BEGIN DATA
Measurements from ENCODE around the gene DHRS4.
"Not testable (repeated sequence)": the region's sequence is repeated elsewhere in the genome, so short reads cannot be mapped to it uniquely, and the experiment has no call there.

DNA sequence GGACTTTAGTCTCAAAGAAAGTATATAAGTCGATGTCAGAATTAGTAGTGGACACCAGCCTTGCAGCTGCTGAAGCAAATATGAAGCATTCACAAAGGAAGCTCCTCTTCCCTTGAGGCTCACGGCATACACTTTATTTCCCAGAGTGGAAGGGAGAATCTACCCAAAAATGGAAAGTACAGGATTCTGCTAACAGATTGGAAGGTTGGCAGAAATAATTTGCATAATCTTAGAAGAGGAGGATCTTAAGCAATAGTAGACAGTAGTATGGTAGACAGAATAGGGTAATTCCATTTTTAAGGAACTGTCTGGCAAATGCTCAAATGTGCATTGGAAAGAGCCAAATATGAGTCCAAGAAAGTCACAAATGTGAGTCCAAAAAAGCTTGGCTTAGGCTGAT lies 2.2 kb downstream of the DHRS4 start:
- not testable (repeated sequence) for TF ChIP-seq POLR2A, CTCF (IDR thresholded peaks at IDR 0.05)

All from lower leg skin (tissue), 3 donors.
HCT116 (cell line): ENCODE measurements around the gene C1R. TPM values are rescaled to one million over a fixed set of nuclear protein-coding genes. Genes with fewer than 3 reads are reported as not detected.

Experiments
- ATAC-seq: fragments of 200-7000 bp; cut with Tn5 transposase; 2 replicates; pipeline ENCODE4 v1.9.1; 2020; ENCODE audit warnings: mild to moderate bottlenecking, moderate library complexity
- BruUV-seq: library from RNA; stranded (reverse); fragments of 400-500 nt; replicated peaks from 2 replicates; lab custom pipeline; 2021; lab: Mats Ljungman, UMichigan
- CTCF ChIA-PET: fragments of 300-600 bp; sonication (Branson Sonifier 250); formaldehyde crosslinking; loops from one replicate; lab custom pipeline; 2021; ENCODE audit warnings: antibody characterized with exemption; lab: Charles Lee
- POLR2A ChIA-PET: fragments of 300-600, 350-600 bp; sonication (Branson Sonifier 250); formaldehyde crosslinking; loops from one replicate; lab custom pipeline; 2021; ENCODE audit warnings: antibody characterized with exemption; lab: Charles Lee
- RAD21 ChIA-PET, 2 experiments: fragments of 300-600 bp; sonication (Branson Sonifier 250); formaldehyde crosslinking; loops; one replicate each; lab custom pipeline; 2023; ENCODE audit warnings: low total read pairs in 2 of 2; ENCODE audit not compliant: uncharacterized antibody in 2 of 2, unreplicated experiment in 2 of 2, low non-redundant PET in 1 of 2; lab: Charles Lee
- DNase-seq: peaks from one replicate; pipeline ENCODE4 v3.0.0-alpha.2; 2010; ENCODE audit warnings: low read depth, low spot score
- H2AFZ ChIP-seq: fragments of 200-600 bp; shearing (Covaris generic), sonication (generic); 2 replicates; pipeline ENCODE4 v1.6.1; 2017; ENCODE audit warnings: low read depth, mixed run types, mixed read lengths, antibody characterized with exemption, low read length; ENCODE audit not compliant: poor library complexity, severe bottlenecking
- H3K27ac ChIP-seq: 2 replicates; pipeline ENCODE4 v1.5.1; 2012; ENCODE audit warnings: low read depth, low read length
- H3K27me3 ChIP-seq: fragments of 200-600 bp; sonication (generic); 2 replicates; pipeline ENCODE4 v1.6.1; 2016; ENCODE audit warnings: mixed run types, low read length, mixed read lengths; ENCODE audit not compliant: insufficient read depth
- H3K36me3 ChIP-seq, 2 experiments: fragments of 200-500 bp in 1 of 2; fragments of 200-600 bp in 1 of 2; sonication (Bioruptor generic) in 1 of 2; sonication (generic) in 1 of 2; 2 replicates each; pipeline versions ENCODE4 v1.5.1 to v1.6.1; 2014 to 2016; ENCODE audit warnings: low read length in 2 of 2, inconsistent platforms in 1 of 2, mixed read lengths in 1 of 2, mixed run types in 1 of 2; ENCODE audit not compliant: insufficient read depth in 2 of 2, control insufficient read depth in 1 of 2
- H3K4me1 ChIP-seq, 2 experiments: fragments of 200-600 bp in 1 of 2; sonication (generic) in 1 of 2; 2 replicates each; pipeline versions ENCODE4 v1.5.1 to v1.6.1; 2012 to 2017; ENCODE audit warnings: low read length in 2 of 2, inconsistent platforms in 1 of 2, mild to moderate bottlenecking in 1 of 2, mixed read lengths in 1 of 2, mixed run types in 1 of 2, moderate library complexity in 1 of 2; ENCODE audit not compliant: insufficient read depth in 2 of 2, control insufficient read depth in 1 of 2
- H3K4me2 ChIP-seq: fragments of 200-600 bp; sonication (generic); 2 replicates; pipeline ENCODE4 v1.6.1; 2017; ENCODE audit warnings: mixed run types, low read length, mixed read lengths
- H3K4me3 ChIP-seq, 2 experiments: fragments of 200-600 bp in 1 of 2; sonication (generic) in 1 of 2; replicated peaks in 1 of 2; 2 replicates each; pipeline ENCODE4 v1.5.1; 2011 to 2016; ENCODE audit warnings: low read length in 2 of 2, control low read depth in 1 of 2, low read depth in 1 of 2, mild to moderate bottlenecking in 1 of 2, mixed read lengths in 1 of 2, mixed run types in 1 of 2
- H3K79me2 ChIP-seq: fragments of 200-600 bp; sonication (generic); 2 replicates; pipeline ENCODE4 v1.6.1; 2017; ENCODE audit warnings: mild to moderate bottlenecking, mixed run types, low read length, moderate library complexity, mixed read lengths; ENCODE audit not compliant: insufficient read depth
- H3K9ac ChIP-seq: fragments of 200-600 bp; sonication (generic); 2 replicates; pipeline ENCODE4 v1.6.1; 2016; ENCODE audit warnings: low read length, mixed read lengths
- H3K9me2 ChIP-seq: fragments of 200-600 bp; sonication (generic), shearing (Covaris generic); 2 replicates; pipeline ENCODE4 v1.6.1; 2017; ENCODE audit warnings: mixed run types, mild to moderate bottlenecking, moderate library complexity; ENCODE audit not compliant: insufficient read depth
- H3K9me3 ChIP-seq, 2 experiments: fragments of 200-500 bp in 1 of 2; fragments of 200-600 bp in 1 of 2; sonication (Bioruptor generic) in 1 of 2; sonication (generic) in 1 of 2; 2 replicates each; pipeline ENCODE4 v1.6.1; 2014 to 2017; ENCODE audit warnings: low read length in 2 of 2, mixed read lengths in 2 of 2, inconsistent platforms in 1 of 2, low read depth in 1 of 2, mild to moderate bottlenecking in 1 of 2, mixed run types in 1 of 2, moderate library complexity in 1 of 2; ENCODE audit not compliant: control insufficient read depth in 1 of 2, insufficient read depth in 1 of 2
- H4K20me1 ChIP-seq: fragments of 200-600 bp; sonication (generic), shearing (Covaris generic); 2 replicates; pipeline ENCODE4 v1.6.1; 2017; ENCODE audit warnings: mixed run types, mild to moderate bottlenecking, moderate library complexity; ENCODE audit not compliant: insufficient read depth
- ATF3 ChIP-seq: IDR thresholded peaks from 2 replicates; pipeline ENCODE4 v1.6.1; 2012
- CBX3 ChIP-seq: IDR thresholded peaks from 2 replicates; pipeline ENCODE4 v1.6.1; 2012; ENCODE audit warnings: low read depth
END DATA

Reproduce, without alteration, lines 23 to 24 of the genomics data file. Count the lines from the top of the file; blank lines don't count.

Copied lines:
- H3K9me2 ChIP-seq: fragments of 200-600 bp; sonication (generic), shearing (Covaris generic); 2 replicates; pipeline ENCODE4 v1.6.1; 2017; ENCODE audit warnings: mixed run types, mild to moderate bottlenecking, moderate library complexity; ENCODE audit not compliant: insufficient read depth
- H3K9me3 ChIP-seq, 2 experiments: fragments of 200-500 bp in 1 of 2; fragments of 200-600 bp in 1 of 2; sonication (Bioruptor generic) in 1 of 2; sonication (generic) in 1 of 2; 2 replicates each; pipeline ENCODE4 v1.6.1; 2014 to 2017; ENCODE audit warnings: low read length in 2 of 2, mixed read lengths in 2 of 2, inconsistent platforms in 1 of 2, low read depth in 1 of 2, mild to moderate bottlenecking in 1 of 2, mixed run types in 1 of 2, moderate library complexity in 1 of 2; ENCODE audit not compliant: control insufficient read depth in 1 of 2, insufficient read depth in 1 of 2